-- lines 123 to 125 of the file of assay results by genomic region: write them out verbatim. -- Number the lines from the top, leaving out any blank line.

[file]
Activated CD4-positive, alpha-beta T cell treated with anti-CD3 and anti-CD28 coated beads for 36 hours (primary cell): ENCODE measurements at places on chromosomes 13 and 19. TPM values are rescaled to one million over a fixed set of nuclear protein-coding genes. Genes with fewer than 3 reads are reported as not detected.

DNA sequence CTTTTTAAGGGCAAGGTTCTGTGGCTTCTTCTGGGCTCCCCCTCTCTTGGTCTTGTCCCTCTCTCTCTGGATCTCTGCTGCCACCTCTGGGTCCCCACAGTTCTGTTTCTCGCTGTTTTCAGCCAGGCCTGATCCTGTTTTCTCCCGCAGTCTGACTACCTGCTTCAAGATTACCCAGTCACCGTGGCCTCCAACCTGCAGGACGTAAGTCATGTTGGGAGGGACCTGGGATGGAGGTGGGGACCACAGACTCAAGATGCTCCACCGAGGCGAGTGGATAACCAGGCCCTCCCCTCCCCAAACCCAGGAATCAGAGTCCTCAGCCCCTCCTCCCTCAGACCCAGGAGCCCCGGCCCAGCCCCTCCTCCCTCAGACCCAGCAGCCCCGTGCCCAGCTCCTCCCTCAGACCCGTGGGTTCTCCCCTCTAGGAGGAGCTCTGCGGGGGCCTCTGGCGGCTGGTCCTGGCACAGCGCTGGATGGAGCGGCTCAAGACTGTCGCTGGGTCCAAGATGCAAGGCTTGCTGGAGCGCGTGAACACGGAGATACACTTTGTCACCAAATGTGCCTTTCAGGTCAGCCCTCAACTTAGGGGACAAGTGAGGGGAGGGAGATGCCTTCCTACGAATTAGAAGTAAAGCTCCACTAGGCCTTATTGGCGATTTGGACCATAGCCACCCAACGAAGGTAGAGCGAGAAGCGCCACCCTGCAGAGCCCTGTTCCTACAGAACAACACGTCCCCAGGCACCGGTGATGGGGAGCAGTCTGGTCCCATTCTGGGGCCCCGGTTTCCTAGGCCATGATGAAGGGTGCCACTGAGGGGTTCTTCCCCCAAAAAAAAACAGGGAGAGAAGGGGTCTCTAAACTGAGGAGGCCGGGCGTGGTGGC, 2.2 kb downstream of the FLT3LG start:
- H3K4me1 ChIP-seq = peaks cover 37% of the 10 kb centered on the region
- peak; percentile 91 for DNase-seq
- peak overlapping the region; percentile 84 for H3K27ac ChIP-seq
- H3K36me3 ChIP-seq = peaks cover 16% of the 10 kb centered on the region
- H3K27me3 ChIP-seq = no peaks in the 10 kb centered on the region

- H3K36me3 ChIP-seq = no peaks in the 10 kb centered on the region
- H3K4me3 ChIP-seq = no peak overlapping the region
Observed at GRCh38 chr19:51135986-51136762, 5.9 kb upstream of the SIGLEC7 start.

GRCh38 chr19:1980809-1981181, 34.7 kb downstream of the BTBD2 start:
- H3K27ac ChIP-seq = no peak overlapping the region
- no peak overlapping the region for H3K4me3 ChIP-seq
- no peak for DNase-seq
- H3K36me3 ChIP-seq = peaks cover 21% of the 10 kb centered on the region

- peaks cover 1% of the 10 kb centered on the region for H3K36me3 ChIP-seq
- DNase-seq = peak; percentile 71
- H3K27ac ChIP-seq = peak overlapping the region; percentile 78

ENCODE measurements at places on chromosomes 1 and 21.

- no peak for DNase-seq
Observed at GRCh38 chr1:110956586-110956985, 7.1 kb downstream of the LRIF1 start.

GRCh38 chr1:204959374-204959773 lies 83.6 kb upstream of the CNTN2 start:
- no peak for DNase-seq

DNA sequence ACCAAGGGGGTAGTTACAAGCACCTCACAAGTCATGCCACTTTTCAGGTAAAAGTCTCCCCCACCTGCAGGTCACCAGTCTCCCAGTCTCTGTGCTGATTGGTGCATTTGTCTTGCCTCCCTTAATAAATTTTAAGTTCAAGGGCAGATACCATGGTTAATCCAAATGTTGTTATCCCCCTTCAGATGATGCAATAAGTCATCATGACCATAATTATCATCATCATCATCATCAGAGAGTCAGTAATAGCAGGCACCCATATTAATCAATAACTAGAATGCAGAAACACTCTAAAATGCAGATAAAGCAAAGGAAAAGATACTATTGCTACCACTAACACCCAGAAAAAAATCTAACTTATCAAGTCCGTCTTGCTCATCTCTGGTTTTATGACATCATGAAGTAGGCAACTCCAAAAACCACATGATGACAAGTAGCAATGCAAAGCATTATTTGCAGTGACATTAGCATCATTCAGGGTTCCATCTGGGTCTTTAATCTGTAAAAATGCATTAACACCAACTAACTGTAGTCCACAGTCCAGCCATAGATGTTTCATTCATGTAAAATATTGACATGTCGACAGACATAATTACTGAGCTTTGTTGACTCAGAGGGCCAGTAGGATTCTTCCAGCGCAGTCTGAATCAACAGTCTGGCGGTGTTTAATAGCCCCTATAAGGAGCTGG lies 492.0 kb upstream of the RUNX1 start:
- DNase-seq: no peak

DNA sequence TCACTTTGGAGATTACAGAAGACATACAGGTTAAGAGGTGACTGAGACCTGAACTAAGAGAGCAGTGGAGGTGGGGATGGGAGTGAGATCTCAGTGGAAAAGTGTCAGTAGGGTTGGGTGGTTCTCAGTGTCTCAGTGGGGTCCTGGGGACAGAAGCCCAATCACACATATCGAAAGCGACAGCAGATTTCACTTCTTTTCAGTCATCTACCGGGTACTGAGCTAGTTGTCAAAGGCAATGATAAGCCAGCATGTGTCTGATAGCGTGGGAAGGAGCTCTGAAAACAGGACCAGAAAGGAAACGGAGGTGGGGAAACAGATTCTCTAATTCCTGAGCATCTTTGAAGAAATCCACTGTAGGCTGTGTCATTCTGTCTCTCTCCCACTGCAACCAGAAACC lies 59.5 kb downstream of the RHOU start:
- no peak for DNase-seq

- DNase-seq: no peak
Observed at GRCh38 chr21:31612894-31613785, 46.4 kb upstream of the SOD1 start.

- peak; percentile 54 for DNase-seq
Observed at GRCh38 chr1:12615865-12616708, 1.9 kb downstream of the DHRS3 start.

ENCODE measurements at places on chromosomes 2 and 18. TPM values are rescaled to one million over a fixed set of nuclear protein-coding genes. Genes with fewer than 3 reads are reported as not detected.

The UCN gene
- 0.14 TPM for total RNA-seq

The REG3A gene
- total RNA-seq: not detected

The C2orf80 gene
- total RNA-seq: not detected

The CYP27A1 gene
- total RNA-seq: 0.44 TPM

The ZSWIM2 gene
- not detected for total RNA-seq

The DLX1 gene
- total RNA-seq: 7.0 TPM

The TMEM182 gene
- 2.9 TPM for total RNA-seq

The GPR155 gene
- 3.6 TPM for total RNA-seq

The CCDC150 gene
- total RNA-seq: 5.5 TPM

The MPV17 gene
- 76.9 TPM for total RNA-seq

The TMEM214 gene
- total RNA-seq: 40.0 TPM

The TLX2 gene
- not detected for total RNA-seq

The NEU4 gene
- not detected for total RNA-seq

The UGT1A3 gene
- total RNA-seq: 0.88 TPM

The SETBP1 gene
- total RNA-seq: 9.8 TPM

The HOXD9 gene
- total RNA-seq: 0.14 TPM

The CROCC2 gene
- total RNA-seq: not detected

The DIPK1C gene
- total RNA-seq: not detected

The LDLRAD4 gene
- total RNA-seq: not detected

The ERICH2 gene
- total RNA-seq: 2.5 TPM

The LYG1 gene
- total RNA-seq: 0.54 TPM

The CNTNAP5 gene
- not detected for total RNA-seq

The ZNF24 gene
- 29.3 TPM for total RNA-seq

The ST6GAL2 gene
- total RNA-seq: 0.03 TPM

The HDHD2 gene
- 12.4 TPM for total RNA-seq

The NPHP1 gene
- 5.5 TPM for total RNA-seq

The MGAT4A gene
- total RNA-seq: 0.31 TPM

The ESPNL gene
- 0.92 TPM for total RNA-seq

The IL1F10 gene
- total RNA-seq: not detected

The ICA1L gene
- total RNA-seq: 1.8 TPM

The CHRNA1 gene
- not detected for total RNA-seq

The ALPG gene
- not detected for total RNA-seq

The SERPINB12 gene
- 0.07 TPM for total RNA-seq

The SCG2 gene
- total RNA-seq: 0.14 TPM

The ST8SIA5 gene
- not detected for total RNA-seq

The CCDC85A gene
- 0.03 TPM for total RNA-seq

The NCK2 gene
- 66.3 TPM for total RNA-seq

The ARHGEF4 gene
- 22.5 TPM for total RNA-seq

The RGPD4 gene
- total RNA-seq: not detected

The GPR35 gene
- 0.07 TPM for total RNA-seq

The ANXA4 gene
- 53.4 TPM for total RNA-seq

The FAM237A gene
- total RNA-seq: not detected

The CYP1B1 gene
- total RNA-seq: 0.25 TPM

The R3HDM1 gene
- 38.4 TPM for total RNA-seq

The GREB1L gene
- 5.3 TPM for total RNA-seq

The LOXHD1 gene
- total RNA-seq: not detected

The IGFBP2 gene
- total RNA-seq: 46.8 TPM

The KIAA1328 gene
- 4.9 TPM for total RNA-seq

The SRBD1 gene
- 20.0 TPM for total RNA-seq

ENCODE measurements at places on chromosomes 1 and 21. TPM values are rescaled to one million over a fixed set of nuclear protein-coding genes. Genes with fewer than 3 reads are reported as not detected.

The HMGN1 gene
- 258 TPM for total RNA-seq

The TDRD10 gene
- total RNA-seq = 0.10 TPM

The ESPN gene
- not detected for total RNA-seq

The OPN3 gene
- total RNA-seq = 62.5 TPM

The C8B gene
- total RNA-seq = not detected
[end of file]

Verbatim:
The LOXHD1 gene
- total RNA-seq: not detected

The IGFBP2 gene